Naturalists have documented more than 850 species of trees and other vegetation in Yok Đôn, as well as 300 types of birds, a great many reptiles and insects, and 89 mammals — various monkeys, red wolves and muntjac deer among them. Other severely endangered species, elephants, tigers, leopards and bison-like gaur persist in small numbers, victims of hunting, deforestation and illegal wildlife trade.
“There are no wild animals here,” insisted Lan Hà, who was born and raised in Buôn Ma Thuột. “The Vietnamese people, they just eat them.”
I shed another tear. Indeed, although dogs are a popular pet in this nation, Vietnam is notorious for eating dog meat, especially in rural areas. I have seen no evidence of that in Đắk Lắk, although I’m sure it still occurs. Indeed, I have been offered dog meat on more than one occasion in working-class (but not tourist) neighborhoods of Saigon.
And bamboo to eat
Our second conservation park (Cầu Treo) visit on this day was more satisfying than our first, although elephants were still being offered for rides. At least this park’s trio of elephants had more freedom of movement in their pen, along with lots of fresh bamboo to eat.
Significantly better maintained than the first park we had visited, Cầu Treo was also more reasonably priced: 160,000 dong (US$7) for our quartet. A handful of tour buses had delivered a pack of friendly schoolchildren, drawn to swaying rope bridges that crossed Srepok tributaries, as a dozen-odd Chinese adults scoured a gauntlet of souvenir shops selling elephant woodcarvings in all sizes and a flamboyant selection of brilliant fabrics woven by the resident minority cultures, Ede and M’nong and Lao.
The bridges delivered the curious and intrepid to a broad riparian island. Wildflowers — golden, purple, magenta — blossomed furiously along its banks. Colorful butterflies were drawn to their sepals like moths blinded by lights. In the trees, a handful of birds made their presence known: The collared laughingthrush offered a high-pitched whistle, the vernal parrotlet a muted rasp, the white-rumped shama an astounding multi-octave melody that challenged mimics.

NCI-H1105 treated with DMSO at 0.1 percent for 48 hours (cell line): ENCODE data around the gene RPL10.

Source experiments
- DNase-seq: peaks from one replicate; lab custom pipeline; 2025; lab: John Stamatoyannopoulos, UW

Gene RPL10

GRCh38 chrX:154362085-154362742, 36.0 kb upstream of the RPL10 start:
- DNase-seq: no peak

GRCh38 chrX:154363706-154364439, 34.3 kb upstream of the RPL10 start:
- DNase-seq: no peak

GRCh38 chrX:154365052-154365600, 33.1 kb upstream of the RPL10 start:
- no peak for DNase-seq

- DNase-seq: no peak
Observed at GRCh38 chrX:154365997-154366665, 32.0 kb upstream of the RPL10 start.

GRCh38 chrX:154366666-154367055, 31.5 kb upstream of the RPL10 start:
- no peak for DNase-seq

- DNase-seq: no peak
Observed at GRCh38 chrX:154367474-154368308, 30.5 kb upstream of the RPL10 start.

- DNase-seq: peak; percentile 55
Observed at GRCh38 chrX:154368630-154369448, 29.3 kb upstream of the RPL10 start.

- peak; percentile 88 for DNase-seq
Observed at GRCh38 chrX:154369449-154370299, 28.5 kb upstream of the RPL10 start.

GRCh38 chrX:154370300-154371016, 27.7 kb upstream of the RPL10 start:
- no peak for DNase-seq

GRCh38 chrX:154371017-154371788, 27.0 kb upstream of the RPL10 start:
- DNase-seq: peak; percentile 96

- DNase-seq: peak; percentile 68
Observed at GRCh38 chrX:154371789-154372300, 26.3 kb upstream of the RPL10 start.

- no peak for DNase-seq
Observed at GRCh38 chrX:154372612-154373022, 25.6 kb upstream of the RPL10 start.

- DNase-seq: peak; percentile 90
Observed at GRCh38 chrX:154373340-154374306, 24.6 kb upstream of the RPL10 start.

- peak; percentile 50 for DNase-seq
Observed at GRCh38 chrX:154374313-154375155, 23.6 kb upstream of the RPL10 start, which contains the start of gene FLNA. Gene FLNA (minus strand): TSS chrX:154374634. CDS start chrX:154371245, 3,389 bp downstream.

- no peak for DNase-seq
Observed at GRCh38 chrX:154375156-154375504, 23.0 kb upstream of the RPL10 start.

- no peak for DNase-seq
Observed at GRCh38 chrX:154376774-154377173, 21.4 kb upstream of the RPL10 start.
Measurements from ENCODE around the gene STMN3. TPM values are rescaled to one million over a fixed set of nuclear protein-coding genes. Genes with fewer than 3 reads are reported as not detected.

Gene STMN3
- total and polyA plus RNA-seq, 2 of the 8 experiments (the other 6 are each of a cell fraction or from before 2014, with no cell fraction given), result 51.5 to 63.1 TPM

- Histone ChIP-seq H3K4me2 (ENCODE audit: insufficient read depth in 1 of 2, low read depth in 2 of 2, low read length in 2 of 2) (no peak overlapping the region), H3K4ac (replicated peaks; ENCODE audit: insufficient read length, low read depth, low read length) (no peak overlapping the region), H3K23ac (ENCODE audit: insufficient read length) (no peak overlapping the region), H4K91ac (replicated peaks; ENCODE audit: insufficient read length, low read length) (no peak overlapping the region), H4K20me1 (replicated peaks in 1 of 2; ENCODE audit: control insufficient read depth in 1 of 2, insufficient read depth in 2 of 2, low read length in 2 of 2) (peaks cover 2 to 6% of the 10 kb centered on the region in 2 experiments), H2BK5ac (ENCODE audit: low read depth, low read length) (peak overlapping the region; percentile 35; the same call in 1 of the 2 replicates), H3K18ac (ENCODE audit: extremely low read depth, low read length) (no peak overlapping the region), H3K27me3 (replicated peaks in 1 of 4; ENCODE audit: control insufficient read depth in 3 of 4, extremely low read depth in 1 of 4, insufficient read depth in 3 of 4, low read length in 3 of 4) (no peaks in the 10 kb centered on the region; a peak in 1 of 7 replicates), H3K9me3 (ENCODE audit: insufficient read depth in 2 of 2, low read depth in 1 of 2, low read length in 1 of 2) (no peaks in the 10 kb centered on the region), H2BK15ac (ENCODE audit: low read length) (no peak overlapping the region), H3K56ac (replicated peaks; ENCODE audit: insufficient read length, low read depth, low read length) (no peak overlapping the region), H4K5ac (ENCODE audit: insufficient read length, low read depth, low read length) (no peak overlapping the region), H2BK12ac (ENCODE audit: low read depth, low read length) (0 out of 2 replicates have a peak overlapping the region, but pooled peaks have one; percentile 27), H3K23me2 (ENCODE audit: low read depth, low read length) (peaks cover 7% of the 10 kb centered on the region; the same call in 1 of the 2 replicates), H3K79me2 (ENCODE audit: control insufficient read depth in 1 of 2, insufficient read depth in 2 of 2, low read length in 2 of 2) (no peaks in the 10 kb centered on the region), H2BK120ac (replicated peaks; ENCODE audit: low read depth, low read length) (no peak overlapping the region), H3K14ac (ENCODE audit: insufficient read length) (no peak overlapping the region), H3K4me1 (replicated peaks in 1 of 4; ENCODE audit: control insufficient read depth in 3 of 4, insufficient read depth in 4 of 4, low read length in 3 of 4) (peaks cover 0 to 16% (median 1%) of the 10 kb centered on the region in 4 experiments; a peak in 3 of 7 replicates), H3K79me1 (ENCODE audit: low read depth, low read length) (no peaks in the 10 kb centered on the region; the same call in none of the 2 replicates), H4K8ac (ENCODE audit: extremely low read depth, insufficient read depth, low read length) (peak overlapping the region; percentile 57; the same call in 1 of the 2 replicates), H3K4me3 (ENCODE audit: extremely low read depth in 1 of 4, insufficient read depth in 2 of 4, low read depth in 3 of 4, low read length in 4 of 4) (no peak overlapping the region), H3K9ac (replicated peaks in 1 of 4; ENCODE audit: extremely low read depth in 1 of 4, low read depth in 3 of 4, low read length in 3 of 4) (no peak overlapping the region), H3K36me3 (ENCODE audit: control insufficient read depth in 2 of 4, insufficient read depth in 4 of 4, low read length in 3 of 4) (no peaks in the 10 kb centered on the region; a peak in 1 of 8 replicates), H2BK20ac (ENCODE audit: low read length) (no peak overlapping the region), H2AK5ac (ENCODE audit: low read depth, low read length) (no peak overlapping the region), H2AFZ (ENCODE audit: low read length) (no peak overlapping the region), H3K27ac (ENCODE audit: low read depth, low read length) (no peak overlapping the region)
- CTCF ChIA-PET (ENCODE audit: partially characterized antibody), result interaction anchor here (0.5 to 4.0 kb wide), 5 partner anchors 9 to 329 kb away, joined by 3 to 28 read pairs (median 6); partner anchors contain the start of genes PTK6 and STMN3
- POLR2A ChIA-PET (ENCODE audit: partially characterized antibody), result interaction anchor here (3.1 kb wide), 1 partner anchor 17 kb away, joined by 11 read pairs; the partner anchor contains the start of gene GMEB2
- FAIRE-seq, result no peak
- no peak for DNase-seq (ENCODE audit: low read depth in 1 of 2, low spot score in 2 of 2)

An Ede-Lao feast
Next to a traditional family longhouse in the Ede village outside the entrance, a Lao family served us an unforgettable feast. The chicken was freshly plucked and barbecued, the cabbage and other vegetables tossed with crispy pork rind, the soup delivered from a stock of locally caught Srepok carp, the sticky rice stuffed into a tube of bamboo.
I even tried Rượu Ama Công, a strong but sweet alcoholic beverage said to have been a vital tonic for the late, legendary Ama Công. When he died in 2012 at the age of 102, this Ede elephant hunter had 21 children and 118 grandchildren. It is said the booze contributed to his virility. For my part, it’s too early to post results.
A family of dogs (forget about sterilization) surrounded our table as we ate, glad for whatever morsels fell, or were tossed, in their direction.
Meanwhile, I was still massaging my bruises, ego as well as jaw. I was grateful to find no elephant on the menu.
4 thoughts on “85. The Elephants Are Fighting Back”
I was surprised to read here, that elephants were eaten. I didn’t know that was a “thing.” Would’ve thought they would be too valuable to be reduced to food.
Good on the elephant for knocking a human (even if it was you!) on your keister.
I thoroughly enjoy your blog ad have shared it with friends, especially those who have traveled or lived in Vietnam.
Hey Larry! Thanks for the reponse! Yeah, like I said, I’m not pissed off at the elephant. I hope you’re staying healthy these days! Best, John